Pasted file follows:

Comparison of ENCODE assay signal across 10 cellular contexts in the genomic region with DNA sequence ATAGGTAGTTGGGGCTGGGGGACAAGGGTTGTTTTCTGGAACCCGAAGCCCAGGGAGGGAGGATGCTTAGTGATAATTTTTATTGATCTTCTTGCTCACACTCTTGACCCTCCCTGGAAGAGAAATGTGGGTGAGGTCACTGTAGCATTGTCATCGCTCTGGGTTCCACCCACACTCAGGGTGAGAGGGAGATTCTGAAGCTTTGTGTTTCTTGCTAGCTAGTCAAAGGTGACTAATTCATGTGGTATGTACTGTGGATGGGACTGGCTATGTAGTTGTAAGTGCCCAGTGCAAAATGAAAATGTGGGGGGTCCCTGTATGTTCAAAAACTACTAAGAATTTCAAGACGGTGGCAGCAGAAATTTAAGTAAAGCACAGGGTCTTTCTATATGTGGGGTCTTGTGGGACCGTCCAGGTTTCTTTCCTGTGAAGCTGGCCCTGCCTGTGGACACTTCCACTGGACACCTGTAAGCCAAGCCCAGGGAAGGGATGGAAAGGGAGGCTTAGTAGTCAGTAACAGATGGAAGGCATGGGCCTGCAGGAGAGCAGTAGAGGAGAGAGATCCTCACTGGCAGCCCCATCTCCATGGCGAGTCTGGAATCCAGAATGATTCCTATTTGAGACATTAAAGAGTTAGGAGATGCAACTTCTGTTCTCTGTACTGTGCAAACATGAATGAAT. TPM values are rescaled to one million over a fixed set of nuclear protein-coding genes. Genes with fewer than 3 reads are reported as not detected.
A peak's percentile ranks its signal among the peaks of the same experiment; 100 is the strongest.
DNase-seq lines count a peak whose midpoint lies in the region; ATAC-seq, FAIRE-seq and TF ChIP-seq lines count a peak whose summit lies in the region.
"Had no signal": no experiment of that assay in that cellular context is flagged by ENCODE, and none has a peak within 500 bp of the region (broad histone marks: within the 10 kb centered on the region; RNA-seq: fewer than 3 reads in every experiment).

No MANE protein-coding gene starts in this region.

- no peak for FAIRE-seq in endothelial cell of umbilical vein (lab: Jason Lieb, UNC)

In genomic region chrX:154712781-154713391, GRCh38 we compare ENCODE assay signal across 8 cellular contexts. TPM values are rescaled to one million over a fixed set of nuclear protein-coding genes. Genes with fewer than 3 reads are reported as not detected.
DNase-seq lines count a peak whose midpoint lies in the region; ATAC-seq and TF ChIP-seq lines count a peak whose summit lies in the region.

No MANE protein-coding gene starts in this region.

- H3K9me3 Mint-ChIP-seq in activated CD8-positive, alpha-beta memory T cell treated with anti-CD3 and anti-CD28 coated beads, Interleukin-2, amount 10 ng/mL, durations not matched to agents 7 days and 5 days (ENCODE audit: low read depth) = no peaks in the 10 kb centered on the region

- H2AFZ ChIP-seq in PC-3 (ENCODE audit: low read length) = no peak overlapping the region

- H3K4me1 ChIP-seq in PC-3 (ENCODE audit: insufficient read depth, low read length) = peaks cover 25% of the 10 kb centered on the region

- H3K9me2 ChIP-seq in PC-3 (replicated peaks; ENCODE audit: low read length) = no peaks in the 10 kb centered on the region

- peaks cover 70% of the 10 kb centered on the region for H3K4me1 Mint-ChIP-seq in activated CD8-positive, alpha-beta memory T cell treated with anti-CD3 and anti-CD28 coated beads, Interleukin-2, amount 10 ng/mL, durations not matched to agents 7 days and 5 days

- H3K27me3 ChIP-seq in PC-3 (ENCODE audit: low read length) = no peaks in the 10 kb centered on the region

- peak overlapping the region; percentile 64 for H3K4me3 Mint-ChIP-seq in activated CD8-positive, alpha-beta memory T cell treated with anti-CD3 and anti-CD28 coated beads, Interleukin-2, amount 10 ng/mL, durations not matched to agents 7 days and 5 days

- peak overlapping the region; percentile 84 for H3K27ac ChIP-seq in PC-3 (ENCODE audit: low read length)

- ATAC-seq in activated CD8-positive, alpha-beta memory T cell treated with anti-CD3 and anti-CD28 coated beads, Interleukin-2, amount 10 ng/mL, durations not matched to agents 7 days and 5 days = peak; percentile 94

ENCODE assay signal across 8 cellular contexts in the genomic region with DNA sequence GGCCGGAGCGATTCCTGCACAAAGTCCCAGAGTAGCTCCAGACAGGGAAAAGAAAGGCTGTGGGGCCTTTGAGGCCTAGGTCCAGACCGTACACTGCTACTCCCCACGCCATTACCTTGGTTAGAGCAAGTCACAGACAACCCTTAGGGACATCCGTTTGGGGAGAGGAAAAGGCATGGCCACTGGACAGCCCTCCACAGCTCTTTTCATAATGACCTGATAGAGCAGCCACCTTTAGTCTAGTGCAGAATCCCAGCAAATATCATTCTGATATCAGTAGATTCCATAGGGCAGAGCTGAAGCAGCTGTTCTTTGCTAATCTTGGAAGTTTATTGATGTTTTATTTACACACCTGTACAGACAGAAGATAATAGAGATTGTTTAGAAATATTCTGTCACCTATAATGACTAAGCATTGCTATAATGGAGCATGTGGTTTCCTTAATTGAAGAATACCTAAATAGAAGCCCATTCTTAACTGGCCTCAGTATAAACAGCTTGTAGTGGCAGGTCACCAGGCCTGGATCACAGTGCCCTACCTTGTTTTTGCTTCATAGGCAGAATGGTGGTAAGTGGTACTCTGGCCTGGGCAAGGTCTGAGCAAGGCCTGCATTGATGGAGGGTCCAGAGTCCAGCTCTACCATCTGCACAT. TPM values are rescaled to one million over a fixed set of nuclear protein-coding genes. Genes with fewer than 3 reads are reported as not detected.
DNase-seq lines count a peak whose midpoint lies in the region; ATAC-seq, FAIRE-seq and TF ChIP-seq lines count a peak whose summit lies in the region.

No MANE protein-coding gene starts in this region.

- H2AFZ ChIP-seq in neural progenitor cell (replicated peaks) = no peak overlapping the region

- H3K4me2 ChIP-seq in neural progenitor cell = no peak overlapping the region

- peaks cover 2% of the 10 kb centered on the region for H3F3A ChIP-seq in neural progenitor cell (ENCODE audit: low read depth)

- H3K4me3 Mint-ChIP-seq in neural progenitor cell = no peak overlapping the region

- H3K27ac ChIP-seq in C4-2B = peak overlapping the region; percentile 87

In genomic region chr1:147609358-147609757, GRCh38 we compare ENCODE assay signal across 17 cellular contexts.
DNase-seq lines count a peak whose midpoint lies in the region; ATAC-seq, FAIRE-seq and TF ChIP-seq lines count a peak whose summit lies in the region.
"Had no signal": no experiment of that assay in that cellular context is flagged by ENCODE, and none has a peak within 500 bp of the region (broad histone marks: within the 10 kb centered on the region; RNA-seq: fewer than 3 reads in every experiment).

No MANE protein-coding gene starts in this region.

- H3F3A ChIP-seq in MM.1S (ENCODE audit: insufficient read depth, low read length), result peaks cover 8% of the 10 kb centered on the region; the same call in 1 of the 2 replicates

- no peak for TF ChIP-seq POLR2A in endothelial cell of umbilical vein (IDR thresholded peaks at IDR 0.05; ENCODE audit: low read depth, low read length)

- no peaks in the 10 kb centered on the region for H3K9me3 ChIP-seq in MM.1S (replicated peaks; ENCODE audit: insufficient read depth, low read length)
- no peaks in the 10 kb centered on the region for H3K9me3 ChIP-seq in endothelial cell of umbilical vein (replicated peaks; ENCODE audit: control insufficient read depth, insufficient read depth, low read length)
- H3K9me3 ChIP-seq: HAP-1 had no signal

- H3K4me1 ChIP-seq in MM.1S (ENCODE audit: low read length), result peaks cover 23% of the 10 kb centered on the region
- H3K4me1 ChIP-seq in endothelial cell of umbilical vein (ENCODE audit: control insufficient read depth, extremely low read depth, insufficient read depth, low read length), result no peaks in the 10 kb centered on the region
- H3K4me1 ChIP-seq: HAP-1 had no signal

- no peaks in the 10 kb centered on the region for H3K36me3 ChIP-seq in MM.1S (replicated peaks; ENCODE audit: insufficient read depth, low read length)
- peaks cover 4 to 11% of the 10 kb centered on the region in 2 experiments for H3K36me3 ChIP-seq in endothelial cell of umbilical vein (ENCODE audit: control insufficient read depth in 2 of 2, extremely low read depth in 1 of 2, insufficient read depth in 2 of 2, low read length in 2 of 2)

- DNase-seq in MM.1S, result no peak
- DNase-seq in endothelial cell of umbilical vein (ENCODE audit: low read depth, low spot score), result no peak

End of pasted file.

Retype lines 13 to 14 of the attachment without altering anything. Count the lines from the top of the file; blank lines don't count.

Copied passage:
- H3K9me2 ChIP-seq in PC-3 (replicated peaks; ENCODE audit: low read length) = no peaks in the 10 kb centered on the region

- peaks cover 70% of the 10 kb centered on the region for H3K4me1 Mint-ChIP-seq in activated CD8-positive, alpha-beta memory T cell treated with anti-CD3 and anti-CD28 coated beads, Interleukin-2, amount 10 ng/mL, durations not matched to agents 7 days and 5 days